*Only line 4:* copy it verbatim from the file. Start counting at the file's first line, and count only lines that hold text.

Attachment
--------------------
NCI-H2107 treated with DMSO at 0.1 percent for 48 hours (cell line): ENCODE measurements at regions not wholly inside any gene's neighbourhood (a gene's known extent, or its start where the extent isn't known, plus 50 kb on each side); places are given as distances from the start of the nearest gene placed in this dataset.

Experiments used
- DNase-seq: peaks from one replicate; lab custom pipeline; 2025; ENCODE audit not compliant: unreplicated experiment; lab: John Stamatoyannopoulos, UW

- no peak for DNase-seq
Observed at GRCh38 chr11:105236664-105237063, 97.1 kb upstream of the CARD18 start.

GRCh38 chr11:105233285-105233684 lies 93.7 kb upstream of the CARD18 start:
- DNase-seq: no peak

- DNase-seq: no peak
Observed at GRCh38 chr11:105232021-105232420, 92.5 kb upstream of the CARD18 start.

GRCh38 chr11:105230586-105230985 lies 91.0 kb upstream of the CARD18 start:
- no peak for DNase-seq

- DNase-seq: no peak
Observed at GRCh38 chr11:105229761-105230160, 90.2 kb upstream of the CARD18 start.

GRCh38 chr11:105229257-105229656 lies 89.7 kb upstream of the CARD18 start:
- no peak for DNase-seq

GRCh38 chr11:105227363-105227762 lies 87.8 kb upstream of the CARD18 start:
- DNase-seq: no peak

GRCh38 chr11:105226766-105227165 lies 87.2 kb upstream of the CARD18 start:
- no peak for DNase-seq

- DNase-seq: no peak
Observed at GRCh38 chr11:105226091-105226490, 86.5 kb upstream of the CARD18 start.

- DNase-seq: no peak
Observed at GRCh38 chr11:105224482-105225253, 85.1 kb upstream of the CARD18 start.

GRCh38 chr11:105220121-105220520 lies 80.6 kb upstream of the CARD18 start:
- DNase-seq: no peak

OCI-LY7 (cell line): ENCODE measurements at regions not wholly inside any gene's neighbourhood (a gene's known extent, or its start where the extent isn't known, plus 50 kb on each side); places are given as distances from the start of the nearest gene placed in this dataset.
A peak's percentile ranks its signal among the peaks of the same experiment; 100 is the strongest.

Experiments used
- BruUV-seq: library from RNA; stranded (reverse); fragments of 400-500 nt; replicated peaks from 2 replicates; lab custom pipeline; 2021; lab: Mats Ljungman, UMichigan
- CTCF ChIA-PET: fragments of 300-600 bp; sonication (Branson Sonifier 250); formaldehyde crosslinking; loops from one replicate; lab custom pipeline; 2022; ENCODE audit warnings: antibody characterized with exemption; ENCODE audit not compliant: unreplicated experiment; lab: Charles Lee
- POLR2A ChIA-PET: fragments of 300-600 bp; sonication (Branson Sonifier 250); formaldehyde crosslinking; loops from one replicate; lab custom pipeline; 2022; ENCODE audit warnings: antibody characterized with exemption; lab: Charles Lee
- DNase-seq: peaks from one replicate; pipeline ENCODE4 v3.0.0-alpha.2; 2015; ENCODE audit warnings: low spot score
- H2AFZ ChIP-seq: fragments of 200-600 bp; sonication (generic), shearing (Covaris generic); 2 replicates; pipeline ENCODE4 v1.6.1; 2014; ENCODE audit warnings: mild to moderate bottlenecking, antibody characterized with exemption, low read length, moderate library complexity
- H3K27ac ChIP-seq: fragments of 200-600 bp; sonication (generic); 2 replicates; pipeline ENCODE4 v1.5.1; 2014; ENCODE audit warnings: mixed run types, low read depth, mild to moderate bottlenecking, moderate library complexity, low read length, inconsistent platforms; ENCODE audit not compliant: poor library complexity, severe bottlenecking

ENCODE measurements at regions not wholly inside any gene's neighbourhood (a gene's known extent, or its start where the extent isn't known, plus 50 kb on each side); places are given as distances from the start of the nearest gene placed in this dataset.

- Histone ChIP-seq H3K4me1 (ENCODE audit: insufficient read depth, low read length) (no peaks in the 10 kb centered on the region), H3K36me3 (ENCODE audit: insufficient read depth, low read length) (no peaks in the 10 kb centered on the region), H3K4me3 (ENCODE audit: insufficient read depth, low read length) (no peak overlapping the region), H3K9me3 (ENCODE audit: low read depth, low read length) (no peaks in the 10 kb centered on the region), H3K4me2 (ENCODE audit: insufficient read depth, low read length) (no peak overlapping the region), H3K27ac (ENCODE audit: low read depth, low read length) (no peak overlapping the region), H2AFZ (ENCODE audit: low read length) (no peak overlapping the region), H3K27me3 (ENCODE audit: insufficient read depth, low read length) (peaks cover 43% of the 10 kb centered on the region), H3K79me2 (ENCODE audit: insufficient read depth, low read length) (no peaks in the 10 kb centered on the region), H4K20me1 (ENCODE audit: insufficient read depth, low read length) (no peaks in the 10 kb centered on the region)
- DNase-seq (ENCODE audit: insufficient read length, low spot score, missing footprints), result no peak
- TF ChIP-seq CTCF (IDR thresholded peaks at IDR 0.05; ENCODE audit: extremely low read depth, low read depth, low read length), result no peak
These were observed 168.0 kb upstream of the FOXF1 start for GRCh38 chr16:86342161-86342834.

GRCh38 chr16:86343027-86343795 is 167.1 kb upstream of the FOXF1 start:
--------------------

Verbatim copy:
- no peak for DNase-seq